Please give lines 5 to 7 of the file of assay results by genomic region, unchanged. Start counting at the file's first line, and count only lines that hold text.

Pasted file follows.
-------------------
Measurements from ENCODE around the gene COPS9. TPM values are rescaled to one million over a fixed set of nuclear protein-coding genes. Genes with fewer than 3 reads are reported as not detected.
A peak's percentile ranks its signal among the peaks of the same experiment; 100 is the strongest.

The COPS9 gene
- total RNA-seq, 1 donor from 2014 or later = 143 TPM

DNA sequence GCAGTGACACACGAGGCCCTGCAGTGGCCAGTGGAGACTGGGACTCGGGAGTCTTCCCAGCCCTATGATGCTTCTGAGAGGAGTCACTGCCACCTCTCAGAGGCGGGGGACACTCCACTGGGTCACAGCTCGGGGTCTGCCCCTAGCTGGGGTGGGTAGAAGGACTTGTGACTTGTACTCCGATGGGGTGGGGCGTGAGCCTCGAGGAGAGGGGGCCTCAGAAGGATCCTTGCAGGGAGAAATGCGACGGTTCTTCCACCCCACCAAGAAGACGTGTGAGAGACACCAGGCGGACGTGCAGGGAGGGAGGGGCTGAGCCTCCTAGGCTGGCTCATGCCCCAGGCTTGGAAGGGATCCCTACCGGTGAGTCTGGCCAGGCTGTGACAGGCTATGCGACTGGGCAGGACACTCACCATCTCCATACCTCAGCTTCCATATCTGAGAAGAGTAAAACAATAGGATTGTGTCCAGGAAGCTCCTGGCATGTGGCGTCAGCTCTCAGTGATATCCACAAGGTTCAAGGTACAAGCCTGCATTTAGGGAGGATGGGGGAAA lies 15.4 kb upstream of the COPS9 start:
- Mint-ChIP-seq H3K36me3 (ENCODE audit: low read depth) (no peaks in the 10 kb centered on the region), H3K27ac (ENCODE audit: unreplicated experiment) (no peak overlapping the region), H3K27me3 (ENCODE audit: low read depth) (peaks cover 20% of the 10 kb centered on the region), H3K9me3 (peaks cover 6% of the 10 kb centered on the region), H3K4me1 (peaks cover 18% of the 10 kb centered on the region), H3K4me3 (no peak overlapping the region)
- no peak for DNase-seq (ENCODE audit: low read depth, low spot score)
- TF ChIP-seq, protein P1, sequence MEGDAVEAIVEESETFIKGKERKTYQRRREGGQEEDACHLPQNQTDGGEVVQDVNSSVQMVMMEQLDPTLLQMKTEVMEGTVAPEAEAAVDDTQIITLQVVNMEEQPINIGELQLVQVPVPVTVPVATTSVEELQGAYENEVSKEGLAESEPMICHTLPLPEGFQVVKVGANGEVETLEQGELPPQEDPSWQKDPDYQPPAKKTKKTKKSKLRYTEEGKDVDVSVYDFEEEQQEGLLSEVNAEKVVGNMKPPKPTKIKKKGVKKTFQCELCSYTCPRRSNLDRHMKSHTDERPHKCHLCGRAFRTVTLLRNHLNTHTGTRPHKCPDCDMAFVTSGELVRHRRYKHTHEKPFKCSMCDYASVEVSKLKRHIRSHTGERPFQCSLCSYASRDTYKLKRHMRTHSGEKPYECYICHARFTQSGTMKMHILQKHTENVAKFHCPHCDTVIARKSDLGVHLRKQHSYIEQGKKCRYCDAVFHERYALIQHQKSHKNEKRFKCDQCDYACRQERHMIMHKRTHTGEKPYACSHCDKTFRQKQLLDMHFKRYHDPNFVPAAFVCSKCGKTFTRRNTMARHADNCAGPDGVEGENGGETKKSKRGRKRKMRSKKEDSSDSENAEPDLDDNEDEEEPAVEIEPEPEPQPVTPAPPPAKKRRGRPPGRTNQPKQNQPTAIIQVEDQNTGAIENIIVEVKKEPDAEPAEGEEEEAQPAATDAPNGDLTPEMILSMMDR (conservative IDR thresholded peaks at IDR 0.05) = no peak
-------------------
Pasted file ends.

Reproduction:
DNA sequence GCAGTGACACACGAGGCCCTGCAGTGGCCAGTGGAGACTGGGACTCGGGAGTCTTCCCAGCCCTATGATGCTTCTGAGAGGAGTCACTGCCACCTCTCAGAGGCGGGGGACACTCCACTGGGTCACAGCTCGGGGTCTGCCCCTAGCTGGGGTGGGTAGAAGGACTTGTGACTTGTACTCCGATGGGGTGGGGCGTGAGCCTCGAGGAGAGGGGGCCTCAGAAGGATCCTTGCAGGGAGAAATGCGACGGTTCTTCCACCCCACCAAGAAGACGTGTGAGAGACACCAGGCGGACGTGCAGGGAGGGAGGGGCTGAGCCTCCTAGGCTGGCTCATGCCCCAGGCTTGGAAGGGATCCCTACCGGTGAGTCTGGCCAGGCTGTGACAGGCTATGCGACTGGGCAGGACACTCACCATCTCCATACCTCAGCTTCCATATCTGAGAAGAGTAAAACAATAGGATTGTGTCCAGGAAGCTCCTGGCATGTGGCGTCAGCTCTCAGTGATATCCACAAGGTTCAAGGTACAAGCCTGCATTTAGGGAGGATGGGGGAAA lies 15.4 kb upstream of the COPS9 start:
- Mint-ChIP-seq H3K36me3 (ENCODE audit: low read depth) (no peaks in the 10 kb centered on the region), H3K27ac (ENCODE audit: unreplicated experiment) (no peak overlapping the region), H3K27me3 (ENCODE audit: low read depth) (peaks cover 20% of the 10 kb centered on the region), H3K9me3 (peaks cover 6% of the 10 kb centered on the region), H3K4me1 (peaks cover 18% of the 10 kb centered on the region), H3K4me3 (no peak overlapping the region)
- no peak for DNase-seq (ENCODE audit: low read depth, low spot score)